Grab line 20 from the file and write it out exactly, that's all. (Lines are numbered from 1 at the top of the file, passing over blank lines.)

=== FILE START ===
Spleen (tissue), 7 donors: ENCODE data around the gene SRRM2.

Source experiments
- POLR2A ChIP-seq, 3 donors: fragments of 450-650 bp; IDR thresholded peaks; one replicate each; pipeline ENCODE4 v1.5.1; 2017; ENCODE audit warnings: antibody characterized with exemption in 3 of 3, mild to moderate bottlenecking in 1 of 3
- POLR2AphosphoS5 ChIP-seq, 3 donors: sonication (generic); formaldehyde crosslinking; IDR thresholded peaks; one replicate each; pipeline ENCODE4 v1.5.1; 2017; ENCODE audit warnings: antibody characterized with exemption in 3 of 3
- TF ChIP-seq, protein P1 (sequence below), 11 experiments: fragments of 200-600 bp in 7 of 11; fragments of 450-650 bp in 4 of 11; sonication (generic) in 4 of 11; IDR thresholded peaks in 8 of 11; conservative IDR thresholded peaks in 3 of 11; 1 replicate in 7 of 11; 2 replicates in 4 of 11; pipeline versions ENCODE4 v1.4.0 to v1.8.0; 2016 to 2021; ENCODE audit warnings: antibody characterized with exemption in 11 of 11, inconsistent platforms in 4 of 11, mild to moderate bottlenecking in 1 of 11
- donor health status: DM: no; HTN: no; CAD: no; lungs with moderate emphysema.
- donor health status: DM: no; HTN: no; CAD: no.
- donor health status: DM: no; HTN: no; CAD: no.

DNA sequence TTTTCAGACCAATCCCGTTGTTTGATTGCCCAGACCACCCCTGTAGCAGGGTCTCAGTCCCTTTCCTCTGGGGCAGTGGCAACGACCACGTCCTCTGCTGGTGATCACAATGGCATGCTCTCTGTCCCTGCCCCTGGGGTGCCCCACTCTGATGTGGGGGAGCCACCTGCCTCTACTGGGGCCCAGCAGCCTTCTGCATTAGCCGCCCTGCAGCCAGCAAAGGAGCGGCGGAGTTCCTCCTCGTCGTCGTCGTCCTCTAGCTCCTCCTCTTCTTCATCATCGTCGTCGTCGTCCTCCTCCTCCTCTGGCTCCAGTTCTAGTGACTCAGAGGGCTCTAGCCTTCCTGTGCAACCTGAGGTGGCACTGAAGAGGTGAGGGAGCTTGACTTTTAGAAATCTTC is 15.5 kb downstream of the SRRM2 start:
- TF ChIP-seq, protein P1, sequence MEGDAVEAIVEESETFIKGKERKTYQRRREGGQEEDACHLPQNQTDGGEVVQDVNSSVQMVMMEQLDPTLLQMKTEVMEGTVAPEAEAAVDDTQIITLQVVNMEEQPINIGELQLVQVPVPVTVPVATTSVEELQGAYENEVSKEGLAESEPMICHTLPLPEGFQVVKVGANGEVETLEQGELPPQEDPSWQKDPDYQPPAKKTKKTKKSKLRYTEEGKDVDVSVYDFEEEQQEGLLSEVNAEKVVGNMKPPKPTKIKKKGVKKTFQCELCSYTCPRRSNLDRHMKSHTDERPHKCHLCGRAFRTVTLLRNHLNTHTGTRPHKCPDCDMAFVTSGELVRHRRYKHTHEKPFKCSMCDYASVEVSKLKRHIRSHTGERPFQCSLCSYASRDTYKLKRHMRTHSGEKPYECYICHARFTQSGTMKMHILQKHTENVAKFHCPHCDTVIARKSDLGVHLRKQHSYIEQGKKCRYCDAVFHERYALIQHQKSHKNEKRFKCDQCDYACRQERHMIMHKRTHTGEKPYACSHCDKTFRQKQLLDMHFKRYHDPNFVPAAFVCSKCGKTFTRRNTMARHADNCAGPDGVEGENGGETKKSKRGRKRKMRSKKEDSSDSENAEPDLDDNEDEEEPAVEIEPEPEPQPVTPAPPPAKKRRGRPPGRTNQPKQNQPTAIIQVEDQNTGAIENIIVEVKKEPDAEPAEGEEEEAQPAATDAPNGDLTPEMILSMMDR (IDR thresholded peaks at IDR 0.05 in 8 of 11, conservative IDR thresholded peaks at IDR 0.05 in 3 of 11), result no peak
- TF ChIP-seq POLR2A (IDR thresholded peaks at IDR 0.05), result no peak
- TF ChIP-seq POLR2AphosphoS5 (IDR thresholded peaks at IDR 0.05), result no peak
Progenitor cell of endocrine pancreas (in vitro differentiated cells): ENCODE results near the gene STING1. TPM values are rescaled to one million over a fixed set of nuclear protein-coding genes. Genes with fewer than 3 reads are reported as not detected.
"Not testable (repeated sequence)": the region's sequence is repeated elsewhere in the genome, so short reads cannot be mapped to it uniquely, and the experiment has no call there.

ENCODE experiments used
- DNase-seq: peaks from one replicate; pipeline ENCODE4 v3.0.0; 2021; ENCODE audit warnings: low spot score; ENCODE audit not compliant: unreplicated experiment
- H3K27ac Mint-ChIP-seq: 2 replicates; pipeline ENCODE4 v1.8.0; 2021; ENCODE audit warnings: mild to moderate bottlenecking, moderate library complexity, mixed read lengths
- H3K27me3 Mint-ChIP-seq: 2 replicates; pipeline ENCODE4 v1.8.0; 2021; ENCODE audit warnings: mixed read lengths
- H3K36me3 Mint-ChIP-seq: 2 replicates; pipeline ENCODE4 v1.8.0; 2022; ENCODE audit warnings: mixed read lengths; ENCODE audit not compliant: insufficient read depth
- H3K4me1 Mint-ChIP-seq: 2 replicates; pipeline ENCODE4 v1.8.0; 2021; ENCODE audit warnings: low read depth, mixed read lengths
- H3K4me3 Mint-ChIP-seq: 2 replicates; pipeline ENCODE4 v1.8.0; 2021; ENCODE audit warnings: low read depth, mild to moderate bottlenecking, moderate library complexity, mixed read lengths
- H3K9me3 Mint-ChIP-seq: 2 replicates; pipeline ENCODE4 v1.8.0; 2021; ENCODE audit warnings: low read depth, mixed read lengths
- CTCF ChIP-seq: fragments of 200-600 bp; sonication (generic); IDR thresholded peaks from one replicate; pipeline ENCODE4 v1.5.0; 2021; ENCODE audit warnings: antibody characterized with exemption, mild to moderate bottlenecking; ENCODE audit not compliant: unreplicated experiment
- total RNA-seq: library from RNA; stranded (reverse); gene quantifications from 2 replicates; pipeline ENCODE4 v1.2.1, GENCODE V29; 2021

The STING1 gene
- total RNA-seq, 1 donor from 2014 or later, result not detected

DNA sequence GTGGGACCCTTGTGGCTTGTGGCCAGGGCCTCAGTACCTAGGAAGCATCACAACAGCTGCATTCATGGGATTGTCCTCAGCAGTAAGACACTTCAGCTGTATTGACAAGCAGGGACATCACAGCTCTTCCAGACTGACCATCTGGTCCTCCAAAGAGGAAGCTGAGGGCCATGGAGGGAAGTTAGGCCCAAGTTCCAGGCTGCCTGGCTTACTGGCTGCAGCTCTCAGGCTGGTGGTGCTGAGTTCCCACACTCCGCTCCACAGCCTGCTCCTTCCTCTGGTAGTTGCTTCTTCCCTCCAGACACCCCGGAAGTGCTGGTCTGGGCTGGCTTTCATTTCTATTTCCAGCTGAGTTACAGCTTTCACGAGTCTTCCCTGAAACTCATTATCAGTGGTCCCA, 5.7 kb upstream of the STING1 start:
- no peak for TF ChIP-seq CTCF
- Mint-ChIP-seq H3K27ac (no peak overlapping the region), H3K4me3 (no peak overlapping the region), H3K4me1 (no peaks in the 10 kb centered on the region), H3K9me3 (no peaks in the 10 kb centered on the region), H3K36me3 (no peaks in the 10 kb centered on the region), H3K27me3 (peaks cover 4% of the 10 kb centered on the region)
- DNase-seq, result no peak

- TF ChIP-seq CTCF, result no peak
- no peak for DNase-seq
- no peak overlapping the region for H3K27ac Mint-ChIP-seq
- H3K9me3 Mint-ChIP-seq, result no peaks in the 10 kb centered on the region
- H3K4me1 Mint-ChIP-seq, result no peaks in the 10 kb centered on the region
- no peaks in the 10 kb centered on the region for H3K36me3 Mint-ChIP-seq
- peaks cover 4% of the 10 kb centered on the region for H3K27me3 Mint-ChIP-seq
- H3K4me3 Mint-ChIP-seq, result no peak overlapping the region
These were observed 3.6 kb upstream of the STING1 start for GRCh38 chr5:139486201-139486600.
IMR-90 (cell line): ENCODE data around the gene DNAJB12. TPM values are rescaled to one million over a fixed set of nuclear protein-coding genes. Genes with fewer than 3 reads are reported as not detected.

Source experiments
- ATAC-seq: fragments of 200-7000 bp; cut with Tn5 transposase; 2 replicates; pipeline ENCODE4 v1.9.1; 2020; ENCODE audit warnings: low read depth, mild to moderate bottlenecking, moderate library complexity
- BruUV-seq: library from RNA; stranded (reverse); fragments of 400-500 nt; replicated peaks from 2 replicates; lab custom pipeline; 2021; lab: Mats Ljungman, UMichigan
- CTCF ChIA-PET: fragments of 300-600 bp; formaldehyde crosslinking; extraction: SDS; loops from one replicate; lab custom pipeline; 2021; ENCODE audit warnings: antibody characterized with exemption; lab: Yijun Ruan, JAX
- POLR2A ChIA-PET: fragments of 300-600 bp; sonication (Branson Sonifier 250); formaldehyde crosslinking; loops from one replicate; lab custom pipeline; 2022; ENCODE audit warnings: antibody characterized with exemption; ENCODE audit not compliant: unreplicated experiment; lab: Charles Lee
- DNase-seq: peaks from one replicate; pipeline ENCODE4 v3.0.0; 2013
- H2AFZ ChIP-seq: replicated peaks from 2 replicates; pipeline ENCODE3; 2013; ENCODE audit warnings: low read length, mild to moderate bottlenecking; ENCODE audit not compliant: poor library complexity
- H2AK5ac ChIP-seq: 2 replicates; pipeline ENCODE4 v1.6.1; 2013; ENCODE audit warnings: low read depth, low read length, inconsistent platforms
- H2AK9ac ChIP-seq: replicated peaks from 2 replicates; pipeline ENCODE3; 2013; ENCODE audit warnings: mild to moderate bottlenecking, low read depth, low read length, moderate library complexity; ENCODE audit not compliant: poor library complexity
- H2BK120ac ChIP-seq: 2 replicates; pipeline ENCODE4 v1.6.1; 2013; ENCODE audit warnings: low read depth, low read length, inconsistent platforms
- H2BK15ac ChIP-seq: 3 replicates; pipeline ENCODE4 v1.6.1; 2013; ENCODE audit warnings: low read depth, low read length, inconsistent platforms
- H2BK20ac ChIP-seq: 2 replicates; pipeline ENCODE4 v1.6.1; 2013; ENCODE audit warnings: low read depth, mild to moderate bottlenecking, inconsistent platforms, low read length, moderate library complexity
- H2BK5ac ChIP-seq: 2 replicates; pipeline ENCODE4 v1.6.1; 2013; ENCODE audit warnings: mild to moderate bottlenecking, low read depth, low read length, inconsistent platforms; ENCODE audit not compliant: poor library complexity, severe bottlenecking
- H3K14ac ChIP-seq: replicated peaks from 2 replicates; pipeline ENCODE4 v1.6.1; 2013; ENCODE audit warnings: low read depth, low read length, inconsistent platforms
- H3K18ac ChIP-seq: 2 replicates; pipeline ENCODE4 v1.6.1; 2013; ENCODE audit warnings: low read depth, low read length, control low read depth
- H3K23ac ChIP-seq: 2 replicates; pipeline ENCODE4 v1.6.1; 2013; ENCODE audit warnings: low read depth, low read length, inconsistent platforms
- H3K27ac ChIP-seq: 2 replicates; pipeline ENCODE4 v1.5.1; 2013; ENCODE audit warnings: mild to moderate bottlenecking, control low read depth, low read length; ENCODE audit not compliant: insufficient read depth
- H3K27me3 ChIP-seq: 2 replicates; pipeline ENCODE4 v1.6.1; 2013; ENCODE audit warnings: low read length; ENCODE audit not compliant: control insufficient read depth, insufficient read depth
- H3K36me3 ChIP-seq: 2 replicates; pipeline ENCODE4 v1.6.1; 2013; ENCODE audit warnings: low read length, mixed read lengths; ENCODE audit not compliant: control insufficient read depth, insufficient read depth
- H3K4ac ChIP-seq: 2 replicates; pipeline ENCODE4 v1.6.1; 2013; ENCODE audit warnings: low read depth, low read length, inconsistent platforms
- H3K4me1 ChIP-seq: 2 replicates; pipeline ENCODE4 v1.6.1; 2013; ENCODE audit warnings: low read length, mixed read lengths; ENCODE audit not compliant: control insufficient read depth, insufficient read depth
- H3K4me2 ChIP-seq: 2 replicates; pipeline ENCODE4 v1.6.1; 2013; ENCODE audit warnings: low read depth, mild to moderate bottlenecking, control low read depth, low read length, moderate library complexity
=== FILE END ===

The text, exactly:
- H3K4me1 Mint-ChIP-seq: 2 replicates; pipeline ENCODE4 v1.8.0; 2021; ENCODE audit warnings: low read depth, mixed read lengths